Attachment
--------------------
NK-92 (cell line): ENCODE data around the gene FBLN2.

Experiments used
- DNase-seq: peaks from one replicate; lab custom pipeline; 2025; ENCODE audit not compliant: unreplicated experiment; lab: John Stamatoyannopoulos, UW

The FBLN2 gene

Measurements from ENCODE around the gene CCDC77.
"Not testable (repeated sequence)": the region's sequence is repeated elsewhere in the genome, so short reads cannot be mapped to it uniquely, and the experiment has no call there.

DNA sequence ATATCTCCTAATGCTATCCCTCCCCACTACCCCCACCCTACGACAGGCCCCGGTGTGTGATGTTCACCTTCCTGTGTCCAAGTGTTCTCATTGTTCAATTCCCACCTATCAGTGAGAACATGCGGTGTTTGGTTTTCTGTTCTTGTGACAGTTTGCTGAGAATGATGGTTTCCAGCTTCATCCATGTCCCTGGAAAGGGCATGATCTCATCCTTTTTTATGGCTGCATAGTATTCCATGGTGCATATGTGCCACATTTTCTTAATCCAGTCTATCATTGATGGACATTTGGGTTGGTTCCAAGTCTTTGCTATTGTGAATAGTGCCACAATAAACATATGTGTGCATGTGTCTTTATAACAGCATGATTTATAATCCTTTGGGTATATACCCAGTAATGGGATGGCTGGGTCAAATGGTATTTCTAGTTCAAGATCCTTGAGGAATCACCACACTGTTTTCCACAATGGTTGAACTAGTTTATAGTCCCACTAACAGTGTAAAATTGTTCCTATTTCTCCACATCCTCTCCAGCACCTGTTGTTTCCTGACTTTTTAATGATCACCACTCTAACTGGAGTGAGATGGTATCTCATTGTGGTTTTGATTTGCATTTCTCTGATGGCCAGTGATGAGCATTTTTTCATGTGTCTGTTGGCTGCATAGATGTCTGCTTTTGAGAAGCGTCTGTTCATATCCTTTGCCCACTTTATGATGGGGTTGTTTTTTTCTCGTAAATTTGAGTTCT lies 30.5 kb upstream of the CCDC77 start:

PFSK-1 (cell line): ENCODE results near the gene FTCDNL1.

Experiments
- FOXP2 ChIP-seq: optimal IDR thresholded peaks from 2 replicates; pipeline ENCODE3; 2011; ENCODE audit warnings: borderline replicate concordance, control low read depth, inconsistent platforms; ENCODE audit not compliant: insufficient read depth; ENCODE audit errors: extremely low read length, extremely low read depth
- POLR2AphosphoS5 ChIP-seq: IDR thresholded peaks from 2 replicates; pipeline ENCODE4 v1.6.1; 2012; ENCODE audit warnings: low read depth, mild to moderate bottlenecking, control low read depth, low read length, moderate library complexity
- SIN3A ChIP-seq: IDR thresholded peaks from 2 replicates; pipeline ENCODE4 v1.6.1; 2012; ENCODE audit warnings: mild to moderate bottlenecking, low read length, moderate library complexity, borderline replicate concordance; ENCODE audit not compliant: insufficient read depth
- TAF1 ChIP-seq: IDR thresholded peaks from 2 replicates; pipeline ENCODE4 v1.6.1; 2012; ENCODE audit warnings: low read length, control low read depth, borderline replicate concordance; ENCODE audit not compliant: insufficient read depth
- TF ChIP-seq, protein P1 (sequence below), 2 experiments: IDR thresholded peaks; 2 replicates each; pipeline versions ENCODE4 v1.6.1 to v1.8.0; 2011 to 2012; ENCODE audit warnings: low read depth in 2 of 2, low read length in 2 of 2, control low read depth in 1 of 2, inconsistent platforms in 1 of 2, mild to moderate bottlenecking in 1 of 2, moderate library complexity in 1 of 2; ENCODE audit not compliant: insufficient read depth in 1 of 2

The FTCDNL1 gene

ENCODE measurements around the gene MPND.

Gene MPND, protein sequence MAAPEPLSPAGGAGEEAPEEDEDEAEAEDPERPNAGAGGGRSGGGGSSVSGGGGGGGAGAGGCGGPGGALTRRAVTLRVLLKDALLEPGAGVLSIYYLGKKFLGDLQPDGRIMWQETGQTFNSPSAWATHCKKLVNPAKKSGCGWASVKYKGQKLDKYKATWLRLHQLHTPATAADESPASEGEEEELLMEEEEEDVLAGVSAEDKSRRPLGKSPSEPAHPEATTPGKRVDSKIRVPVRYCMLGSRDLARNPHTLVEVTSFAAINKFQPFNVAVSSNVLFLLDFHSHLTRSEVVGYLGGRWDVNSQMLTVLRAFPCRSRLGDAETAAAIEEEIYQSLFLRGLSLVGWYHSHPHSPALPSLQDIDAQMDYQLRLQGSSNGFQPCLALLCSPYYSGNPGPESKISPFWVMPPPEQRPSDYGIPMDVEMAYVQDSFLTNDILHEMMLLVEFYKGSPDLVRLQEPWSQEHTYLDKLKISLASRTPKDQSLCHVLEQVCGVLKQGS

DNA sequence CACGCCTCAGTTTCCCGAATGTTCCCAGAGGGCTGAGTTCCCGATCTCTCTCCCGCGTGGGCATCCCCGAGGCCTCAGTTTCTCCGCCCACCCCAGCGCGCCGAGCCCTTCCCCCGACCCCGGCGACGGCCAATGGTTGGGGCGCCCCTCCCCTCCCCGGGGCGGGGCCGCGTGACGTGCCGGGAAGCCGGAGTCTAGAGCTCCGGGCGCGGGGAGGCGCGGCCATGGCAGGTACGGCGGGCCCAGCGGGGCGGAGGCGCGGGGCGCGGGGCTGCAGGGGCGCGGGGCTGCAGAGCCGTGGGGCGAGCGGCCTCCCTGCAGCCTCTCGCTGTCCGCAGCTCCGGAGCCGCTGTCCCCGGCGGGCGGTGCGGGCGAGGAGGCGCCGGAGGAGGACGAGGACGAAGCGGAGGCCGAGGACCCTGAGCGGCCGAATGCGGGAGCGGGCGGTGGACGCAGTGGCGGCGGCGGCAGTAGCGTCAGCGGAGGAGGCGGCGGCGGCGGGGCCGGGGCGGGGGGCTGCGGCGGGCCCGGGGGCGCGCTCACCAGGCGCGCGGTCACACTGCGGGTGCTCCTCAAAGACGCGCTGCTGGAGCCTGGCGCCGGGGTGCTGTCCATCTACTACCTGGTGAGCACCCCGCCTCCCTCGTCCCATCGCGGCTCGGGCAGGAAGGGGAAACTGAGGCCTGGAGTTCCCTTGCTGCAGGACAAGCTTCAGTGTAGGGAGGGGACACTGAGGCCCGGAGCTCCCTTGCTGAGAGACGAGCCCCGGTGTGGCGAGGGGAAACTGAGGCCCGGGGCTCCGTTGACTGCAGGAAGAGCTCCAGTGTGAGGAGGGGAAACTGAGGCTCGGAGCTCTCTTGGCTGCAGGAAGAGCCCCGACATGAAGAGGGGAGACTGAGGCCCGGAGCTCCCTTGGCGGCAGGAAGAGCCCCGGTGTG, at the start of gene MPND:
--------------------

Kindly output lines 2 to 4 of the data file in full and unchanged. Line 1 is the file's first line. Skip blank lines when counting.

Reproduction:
Experiments used
- DNase-seq: peaks from one replicate; lab custom pipeline; 2025; ENCODE audit not compliant: unreplicated experiment; lab: John Stamatoyannopoulos, UW

The FBLN2 gene